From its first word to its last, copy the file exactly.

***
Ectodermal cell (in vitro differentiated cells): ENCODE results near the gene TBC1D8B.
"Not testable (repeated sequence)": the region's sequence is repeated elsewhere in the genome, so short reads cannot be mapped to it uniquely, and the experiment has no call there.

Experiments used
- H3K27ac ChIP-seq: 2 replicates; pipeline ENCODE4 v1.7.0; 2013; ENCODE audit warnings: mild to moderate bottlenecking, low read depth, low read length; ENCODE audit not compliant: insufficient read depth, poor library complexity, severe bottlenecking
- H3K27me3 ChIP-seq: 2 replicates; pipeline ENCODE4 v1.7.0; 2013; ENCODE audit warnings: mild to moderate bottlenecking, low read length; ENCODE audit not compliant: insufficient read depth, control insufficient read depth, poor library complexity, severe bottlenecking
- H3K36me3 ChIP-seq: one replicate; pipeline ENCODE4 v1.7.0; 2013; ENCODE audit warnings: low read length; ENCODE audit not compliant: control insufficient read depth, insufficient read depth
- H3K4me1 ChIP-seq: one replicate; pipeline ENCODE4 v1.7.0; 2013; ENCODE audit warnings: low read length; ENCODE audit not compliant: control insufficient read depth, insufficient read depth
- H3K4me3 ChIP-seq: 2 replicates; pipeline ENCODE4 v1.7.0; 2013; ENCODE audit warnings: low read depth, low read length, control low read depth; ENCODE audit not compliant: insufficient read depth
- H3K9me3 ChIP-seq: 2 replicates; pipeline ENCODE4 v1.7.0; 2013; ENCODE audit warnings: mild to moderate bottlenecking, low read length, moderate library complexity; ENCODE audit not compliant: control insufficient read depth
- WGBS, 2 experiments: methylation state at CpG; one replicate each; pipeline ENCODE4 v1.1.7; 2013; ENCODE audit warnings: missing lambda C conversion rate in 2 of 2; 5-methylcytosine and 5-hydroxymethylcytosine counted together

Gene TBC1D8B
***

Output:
Ectodermal cell (in vitro differentiated cells): ENCODE results near the gene TBC1D8B.
"Not testable (repeated sequence)": the region's sequence is repeated elsewhere in the genome, so short reads cannot be mapped to it uniquely, and the experiment has no call there.

Experiments used
- H3K27ac ChIP-seq: 2 replicates; pipeline ENCODE4 v1.7.0; 2013; ENCODE audit warnings: mild to moderate bottlenecking, low read depth, low read length; ENCODE audit not compliant: insufficient read depth, poor library complexity, severe bottlenecking
- H3K27me3 ChIP-seq: 2 replicates; pipeline ENCODE4 v1.7.0; 2013; ENCODE audit warnings: mild to moderate bottlenecking, low read length; ENCODE audit not compliant: insufficient read depth, control insufficient read depth, poor library complexity, severe bottlenecking
- H3K36me3 ChIP-seq: one replicate; pipeline ENCODE4 v1.7.0; 2013; ENCODE audit warnings: low read length; ENCODE audit not compliant: control insufficient read depth, insufficient read depth
- H3K4me1 ChIP-seq: one replicate; pipeline ENCODE4 v1.7.0; 2013; ENCODE audit warnings: low read length; ENCODE audit not compliant: control insufficient read depth, insufficient read depth
- H3K4me3 ChIP-seq: 2 replicates; pipeline ENCODE4 v1.7.0; 2013; ENCODE audit warnings: low read depth, low read length, control low read depth; ENCODE audit not compliant: insufficient read depth
- H3K9me3 ChIP-seq: 2 replicates; pipeline ENCODE4 v1.7.0; 2013; ENCODE audit warnings: mild to moderate bottlenecking, low read length, moderate library complexity; ENCODE audit not compliant: control insufficient read depth
- WGBS, 2 experiments: methylation state at CpG; one replicate each; pipeline ENCODE4 v1.1.7; 2013; ENCODE audit warnings: missing lambda C conversion rate in 2 of 2; 5-methylcytosine and 5-hydroxymethylcytosine counted together

Gene TBC1D8B